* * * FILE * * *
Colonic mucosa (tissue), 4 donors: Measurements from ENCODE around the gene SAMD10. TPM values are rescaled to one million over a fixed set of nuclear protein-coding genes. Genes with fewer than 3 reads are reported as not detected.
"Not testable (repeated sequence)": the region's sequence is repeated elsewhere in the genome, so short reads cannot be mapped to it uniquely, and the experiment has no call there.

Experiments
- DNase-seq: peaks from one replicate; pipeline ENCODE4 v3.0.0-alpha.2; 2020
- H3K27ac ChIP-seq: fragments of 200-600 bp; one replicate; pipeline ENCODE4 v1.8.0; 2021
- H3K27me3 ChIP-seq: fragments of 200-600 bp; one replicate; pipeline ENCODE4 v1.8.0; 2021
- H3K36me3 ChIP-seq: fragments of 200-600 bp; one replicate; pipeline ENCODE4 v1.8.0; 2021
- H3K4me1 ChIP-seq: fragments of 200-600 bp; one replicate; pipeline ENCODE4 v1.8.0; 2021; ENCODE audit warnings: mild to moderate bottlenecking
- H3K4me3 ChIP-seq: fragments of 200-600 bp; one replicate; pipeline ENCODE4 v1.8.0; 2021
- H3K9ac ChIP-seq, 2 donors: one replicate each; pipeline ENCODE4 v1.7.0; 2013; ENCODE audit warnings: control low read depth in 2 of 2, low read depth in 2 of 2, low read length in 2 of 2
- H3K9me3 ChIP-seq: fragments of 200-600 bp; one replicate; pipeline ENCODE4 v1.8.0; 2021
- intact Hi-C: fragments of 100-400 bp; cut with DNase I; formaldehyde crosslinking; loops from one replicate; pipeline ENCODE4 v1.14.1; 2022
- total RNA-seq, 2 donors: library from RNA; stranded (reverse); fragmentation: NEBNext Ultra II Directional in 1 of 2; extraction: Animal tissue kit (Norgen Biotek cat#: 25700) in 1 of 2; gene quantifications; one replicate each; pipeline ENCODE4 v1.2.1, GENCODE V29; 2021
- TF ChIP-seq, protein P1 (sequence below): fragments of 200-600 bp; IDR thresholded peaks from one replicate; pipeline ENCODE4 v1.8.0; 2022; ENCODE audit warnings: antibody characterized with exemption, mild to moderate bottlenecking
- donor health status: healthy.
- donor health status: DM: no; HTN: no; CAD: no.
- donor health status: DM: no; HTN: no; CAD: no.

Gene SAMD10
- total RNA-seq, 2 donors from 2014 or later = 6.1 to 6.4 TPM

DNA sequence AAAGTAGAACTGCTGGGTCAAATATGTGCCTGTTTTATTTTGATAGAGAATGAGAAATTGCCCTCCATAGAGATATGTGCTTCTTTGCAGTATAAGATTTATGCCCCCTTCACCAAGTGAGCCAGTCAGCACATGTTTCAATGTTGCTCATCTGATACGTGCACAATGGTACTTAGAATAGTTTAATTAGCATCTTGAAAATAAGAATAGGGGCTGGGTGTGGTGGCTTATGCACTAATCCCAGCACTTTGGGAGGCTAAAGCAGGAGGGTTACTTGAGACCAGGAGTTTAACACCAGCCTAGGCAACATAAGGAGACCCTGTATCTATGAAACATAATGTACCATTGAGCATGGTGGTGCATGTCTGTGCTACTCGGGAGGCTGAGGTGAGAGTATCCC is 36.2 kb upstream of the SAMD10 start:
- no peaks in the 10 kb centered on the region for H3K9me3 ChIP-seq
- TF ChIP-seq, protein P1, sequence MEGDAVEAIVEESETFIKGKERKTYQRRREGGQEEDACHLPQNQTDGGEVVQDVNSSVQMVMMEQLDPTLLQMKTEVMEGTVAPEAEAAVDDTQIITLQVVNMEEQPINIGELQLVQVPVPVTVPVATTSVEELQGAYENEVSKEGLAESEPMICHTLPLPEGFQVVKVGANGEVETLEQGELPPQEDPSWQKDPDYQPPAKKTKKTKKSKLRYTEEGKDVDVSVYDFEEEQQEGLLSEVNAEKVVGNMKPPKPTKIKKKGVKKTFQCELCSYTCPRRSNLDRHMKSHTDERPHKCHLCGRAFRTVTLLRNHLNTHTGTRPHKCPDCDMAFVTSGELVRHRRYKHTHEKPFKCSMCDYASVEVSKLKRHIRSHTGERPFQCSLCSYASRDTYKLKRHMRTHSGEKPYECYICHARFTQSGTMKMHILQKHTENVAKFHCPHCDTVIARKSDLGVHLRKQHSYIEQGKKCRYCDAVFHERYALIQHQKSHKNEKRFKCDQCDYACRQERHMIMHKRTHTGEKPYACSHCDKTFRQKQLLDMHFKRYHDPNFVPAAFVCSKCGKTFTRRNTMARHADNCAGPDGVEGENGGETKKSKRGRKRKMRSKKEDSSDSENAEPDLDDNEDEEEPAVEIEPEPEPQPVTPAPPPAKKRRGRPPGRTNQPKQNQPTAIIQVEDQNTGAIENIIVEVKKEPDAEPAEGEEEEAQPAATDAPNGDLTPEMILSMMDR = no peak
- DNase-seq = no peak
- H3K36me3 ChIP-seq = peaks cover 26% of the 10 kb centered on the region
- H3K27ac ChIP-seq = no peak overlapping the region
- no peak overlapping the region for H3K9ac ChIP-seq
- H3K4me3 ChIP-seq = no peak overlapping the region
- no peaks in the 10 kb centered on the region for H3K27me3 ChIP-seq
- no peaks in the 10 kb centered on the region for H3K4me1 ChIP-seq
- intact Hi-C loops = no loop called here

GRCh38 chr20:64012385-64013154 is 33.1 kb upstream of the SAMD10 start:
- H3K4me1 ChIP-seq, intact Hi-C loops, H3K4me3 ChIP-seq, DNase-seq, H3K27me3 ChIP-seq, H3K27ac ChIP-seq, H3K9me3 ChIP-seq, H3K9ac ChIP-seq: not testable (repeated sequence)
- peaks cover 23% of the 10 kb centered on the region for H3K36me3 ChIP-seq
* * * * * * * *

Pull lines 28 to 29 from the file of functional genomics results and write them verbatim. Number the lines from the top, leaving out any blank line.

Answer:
- no peaks in the 10 kb centered on the region for H3K27me3 ChIP-seq
- no peaks in the 10 kb centered on the region for H3K4me1 ChIP-seq